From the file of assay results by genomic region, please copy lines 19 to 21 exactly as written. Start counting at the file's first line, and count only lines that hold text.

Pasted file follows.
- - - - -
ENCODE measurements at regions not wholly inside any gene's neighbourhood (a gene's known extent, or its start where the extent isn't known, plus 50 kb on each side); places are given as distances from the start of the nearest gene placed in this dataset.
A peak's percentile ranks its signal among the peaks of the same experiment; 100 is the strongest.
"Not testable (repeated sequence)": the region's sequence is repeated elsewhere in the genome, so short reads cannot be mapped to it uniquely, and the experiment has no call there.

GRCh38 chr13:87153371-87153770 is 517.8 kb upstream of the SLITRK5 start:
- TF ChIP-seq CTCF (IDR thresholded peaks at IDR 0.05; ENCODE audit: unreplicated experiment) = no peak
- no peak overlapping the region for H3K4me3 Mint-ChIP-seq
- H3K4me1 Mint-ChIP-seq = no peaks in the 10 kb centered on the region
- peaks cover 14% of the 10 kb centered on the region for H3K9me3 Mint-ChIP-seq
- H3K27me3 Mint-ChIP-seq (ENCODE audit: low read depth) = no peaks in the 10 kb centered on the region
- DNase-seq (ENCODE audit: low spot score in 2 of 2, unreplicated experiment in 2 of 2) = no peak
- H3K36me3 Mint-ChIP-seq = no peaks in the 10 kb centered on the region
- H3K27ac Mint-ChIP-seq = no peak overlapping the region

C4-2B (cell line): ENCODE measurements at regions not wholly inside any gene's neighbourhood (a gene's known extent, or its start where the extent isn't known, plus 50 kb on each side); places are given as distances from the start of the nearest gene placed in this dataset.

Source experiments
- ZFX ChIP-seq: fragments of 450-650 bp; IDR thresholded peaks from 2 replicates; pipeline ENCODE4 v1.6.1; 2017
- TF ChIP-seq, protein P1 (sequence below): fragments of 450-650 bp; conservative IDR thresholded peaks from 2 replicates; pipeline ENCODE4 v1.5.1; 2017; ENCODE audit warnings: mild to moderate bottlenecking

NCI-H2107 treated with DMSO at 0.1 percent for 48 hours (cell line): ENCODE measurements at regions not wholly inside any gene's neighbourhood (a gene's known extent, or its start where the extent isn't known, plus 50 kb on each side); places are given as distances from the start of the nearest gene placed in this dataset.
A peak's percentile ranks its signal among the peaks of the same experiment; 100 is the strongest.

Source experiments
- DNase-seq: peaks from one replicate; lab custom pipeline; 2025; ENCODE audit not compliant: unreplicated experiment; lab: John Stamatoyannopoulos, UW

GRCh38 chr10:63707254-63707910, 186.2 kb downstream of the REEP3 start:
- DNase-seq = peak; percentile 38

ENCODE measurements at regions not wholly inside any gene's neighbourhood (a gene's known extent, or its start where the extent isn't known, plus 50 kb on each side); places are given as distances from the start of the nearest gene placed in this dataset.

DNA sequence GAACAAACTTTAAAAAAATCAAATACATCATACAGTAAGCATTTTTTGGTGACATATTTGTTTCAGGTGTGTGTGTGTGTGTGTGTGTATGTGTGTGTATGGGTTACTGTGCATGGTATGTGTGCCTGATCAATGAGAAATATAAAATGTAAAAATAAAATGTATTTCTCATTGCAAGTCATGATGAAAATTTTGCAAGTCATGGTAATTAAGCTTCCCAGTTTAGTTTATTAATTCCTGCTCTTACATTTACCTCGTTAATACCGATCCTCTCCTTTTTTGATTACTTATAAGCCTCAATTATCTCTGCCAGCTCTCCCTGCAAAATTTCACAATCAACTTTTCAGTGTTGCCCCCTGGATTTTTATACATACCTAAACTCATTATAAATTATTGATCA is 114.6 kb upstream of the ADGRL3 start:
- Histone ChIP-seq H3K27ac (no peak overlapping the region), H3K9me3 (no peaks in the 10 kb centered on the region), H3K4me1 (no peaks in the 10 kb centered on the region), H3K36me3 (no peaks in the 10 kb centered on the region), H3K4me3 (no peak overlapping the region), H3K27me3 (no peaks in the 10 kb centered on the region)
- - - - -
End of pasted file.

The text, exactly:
Source experiments
- DNase-seq: peaks from one replicate; lab custom pipeline; 2025; ENCODE audit not compliant: unreplicated experiment; lab: John Stamatoyannopoulos, UW

GRCh38 chr10:63707254-63707910, 186.2 kb downstream of the REEP3 start: